Analysis of Predator-Prey Relationship in Bacteria; Predator Myxococcus xanthus Initiates Killing and Nutrient Absorption After Direct Cell-Cell Contact with Its Bacterial Prey

Dr. Cristine Kaimer (l) with grad student Susanne Thiery.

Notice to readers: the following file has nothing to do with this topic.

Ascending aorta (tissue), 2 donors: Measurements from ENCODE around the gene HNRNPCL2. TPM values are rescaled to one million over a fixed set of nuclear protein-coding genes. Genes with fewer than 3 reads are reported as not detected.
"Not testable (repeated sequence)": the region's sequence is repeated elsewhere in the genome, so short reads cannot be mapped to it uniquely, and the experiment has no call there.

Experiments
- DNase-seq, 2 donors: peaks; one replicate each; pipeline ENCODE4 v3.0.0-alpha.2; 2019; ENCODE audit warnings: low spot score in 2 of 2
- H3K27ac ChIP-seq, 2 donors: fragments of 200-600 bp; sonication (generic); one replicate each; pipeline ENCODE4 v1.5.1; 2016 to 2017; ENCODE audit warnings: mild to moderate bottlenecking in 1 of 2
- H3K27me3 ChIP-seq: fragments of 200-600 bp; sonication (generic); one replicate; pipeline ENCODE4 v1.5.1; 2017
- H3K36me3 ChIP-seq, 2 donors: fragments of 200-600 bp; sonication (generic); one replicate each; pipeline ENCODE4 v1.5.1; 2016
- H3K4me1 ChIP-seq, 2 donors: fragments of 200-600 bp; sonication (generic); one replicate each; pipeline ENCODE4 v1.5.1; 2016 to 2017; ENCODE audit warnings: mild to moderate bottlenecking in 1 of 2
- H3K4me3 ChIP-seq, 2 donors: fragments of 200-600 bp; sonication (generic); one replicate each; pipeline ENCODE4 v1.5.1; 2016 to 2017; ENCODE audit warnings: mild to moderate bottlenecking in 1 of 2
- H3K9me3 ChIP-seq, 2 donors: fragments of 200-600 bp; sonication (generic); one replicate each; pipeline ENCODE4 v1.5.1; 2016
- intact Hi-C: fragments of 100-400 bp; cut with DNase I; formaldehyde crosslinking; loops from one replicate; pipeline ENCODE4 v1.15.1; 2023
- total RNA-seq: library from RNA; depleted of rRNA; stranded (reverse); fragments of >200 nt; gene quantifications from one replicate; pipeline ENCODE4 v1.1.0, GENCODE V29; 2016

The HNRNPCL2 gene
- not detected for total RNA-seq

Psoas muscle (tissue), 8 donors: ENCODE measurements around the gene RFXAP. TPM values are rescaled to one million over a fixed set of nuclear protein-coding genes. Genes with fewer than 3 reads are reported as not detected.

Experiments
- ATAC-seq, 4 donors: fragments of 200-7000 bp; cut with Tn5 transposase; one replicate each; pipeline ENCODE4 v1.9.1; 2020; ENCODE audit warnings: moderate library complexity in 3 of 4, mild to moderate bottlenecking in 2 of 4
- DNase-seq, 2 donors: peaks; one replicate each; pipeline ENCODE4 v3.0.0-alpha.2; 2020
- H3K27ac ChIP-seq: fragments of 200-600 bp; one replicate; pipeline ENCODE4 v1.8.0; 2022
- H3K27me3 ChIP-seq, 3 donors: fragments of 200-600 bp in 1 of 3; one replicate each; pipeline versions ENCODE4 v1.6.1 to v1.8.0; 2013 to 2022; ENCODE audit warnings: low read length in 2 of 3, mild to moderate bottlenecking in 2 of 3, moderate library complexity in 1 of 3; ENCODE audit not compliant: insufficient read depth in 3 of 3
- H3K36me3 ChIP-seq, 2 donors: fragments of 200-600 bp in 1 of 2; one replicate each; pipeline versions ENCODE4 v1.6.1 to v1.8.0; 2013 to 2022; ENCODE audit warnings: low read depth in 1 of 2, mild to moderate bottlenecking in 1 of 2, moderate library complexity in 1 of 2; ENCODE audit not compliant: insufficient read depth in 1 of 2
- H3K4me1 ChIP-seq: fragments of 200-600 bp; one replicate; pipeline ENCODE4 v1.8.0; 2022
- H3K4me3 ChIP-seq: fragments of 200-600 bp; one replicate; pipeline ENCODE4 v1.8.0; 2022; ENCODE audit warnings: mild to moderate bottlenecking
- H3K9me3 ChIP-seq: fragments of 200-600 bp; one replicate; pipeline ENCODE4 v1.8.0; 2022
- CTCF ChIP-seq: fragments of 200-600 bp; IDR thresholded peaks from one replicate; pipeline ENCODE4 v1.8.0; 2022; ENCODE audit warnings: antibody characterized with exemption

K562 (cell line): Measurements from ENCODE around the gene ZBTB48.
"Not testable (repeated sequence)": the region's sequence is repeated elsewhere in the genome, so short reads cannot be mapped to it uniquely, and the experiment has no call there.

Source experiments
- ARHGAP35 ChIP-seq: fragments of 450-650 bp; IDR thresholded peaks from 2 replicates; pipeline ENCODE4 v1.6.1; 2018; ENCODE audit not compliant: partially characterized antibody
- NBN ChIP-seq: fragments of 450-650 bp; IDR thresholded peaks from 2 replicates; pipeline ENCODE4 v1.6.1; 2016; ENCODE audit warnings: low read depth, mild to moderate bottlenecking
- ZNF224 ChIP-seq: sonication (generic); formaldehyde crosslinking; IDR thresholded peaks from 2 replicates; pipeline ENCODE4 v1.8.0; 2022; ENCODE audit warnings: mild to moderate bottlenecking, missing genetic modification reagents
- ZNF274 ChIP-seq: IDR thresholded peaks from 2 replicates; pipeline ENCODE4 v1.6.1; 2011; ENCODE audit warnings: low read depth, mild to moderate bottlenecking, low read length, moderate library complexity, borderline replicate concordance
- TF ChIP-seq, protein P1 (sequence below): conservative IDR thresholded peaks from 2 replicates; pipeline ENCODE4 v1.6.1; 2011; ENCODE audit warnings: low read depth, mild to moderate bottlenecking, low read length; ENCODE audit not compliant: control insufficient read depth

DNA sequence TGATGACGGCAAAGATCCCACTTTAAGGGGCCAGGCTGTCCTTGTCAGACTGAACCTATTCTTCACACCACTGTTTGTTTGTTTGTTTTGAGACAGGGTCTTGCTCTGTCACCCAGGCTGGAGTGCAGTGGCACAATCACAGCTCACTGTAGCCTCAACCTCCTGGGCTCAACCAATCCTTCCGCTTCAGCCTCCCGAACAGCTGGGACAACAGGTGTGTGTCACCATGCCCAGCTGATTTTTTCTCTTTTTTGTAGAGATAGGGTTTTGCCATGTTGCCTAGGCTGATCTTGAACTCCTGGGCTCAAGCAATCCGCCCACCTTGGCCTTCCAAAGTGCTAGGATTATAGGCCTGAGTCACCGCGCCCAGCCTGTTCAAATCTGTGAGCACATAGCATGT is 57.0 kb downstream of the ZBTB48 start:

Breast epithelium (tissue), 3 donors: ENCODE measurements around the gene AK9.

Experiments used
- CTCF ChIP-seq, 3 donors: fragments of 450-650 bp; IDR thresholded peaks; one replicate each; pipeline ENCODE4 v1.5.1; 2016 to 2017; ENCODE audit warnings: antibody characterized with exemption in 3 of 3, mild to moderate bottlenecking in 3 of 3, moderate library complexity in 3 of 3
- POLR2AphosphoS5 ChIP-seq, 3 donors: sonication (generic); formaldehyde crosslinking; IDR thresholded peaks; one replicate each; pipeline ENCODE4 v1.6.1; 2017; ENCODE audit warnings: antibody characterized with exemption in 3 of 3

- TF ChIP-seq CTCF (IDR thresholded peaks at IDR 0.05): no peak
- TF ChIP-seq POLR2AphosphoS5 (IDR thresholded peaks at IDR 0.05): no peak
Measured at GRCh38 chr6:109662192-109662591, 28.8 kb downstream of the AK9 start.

Bacteria have a variety of survival strategies to ensure a sufficient food supply in their densely populated habitats. Certain species of bacteria kill microorganisms of another species, decompose their cells, and absorb them as nutrients. The exact mechanism of this process is largely unknown. A research team from the Chair of Microbial Biology at Ruhr-Universität Bochum (RUB) headed by Dr. Christine Kaimer (at left in photo with graduate student and lead author Susanne Theiry) has examined these processes in depth. Together with colleagues from the USA, the researchers from RUB presented their findings in Cell Reports of September 13, 2022. The open-access article is titled “The Predatory Soil Bacterium Myxococcus xanthus Combines a Tad- and an Atypical Type 3-Like Protein Secretion System to Kill Bacterial Cells.”

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